“Muriel Branton,” interrupted Constance softly. “He told me himself.”
For a moment Adrien stared at her in stupefaction.
“If I had known we were at cross-purposes!” he exclaimed. “I see it all now—when it is too late,” and sinking down on the stone seat he buried his face in his hands.
For a minute there was silence, broken at last by the rustle of Lady Constance’s dress as she came timidly towards him.
“Adrien,” she murmured, very low indeed, but not so low that he did not hear.
He looked up, gave one swift glance at her blushing face, then, with an incoherent cry of delight, caught her in his arms.
“My darling!” he cried. “I love you. Believe that, though I failed you so.”
No further words were spoken—none were needed; then Adrien said gently:
“Darling, before we return, tell me, just once—let me hear it from your own lips, that you love me; for I can scarcely believe I am awake.”
“It is no dream, Adrien,” she said, her face flushing and quivering with pent-up emotion. “I love you, dear.”
Again he clasped her in his arms and neither heard a step behind them. It was not until a warning cough roused them, that Adrien started, and became aware of the presence of Mr. Jasper Vermont.
While the preparations for the ball at Barminster Castle had been going on apace, trouble and confusion reigned in the little village on the banks of the Thames.
No sooner had Mr. Jasper Vermont taken his departure, than poor Lucy Ashford sank on the floor of the shop, and burst into a flood of tears. So great had been the strain that she was completely unnerved, and had quite forgotten the likelihood of her husband’s return from Richmond, as well as the mysterious disappearance of Jessica, who had not been seen in the house since the arrival of Adrien Leroy and his unconscious burden.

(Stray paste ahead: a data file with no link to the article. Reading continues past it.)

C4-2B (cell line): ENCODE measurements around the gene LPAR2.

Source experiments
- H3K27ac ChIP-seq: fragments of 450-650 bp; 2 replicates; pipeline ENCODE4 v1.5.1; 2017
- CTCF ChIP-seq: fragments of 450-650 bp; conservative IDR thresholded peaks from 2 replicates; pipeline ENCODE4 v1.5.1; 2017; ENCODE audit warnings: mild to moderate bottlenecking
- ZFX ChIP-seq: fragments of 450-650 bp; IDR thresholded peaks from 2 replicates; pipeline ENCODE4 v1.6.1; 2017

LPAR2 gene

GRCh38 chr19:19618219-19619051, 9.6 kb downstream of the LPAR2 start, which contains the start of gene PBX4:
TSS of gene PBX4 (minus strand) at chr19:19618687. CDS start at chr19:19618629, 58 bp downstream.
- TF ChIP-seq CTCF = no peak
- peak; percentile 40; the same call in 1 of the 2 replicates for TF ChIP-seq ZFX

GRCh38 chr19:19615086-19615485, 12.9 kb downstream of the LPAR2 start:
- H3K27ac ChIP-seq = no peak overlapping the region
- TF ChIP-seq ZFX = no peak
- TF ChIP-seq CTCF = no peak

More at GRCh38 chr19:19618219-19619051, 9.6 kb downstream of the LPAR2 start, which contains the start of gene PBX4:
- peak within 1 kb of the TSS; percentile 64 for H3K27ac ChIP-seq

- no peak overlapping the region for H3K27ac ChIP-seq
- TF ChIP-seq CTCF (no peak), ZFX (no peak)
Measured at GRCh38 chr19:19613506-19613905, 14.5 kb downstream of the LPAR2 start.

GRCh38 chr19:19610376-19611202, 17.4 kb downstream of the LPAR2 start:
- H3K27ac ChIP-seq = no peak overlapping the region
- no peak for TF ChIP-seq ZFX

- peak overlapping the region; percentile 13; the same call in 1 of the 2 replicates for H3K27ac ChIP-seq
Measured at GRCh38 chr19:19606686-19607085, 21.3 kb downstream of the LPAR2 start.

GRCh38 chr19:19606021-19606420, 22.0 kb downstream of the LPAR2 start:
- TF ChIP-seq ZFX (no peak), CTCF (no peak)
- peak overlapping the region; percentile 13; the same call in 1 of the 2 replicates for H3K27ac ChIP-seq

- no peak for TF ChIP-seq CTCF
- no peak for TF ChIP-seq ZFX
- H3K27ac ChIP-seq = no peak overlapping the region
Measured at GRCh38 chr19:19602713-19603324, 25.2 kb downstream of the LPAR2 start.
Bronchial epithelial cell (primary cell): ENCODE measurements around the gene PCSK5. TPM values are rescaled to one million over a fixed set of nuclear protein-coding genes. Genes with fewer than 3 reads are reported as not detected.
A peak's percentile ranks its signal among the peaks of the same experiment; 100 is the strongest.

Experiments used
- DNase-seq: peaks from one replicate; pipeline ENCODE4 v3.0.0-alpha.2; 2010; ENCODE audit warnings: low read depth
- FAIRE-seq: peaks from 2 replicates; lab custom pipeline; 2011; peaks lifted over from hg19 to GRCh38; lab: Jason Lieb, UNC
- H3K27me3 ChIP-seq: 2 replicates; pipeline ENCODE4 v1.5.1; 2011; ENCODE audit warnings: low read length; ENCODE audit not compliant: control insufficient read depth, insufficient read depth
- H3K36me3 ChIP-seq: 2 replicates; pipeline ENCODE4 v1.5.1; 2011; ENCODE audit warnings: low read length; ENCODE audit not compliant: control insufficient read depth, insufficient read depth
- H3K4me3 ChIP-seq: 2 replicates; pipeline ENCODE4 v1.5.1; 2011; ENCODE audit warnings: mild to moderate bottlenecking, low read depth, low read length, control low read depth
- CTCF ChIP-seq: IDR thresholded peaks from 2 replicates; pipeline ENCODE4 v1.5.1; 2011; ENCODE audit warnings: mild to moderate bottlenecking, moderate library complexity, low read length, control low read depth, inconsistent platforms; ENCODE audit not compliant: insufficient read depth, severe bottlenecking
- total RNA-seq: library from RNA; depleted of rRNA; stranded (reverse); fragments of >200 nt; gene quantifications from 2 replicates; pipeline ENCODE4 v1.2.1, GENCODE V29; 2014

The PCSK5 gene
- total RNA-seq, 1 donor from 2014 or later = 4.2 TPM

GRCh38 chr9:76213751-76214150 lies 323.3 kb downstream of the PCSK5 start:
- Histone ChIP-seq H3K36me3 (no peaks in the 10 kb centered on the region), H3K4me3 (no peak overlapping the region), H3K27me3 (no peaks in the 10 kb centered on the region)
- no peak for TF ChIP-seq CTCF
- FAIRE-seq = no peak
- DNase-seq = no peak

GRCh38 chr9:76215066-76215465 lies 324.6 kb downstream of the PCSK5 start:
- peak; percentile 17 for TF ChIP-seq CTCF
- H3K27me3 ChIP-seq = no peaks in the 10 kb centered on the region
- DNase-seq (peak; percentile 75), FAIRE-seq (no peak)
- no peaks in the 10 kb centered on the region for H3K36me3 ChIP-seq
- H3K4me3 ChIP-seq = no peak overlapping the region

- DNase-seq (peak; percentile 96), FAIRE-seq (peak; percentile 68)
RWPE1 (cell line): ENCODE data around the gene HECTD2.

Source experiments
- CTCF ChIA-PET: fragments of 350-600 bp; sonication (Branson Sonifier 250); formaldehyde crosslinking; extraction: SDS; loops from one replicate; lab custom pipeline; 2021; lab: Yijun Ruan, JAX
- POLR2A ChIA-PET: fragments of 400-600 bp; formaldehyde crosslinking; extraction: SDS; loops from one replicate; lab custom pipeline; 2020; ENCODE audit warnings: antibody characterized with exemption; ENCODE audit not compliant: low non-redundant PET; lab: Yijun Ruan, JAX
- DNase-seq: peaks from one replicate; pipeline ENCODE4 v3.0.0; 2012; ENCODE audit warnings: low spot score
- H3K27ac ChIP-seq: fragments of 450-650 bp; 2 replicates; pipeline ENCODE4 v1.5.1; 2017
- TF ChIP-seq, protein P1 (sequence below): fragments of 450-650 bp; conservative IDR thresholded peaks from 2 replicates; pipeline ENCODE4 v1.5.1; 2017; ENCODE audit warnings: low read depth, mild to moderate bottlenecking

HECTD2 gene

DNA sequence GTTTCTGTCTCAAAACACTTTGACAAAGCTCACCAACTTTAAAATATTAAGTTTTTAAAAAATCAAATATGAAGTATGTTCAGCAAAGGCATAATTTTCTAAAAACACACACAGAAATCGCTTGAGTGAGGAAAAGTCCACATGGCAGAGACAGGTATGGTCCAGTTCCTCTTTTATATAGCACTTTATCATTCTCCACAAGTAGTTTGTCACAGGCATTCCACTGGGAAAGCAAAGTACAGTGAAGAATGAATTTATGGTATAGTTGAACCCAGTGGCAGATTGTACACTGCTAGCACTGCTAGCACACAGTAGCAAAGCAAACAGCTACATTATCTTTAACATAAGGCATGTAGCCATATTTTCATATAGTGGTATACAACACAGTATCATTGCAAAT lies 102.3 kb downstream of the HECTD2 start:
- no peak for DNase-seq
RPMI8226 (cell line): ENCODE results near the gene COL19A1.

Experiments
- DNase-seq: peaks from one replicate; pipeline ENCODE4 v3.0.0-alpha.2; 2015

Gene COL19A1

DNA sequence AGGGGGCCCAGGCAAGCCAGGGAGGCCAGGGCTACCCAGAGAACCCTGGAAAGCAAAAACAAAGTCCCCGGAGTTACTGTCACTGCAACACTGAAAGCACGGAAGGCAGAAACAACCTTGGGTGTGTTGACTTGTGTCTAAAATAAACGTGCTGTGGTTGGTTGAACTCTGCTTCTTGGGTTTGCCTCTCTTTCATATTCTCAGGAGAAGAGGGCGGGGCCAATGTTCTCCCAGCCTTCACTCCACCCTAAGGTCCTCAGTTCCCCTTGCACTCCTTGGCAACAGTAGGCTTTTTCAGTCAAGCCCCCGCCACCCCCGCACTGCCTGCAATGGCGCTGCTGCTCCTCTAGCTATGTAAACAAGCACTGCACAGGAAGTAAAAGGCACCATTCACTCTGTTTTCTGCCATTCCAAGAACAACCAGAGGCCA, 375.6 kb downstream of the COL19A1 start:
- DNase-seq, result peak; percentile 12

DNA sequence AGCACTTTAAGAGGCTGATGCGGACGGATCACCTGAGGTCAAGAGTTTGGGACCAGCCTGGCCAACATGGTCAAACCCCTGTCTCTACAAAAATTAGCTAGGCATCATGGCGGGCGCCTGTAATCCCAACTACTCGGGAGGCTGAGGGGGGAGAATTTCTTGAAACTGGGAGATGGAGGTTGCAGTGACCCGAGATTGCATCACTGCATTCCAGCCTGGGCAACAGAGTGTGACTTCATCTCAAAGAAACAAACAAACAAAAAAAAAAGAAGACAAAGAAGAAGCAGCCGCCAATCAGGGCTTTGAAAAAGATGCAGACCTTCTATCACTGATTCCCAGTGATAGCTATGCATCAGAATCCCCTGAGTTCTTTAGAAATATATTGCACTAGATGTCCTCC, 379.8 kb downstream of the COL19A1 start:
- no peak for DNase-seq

This sudden realisation of all the presentiment of evil which Lucy Ashford had ever in her mind, had burst on her like a thunderbolt. She had known always that the man, Mr. Jasper Vermont, who knew her secret, was alive; but never before had she been actually threatened with its betrayal. Her father, Mr. Harker, had always stood between her and that dreadful possibility.
Presently, she jumped up and called to Jessica. Then she remembered that the girl had disappeared from the time she had sent her from the room. Fearful that Vermont might yet change his mind and return for the night, she ran to the door, calling out Jessica’s name in a paroxysm of nervous terror, which finally, on receiving no reply, ended in a severe attack of hysterics, in the midst of which her husband returned and found her.